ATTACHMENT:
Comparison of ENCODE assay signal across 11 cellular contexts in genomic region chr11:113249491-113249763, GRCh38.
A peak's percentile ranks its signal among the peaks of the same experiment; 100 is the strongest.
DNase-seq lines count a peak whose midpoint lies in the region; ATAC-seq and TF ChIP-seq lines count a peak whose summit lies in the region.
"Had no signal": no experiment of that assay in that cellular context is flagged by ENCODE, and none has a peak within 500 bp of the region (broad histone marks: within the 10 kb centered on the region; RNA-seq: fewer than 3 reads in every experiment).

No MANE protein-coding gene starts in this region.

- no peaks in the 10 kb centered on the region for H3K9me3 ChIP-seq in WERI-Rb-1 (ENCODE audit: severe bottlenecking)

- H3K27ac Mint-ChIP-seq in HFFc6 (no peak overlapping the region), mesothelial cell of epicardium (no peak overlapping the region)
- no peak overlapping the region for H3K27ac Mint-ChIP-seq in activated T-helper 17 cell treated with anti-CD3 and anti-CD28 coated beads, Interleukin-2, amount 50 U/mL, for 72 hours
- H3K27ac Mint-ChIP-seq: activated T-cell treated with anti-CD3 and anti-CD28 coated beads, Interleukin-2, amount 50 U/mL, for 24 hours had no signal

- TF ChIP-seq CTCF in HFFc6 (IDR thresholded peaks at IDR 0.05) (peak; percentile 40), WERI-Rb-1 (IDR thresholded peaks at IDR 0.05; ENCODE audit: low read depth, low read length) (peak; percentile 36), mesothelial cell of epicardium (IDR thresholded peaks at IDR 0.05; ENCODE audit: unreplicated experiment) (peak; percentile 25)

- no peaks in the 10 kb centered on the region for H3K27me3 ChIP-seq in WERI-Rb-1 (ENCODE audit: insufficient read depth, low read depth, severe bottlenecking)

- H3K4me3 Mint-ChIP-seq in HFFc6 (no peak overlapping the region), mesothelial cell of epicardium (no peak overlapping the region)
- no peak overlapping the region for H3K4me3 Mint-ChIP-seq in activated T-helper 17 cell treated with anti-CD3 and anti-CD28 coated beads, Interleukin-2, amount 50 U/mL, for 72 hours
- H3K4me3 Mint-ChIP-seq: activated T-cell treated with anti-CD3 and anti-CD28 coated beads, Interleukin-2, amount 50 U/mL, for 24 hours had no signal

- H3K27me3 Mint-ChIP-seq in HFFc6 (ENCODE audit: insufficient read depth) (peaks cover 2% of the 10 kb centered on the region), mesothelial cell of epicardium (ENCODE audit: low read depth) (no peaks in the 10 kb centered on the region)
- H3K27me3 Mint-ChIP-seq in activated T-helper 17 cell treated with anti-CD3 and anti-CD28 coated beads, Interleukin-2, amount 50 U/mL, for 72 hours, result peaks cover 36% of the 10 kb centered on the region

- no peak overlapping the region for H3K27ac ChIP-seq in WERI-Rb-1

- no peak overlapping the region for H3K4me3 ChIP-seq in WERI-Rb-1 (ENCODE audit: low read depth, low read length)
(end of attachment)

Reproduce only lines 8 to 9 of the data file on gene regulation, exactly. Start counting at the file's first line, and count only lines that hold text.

- no peak overlapping the region for H3K27ac Mint-ChIP-seq in activated T-helper 17 cell treated with anti-CD3 and anti-CD28 coated beads, Interleukin-2, amount 50 U/mL, for 72 hours
- H3K27ac Mint-ChIP-seq: activated T-cell treated with anti-CD3 and anti-CD28 coated beads, Interleukin-2, amount 50 U/mL, for 24 hours had no signal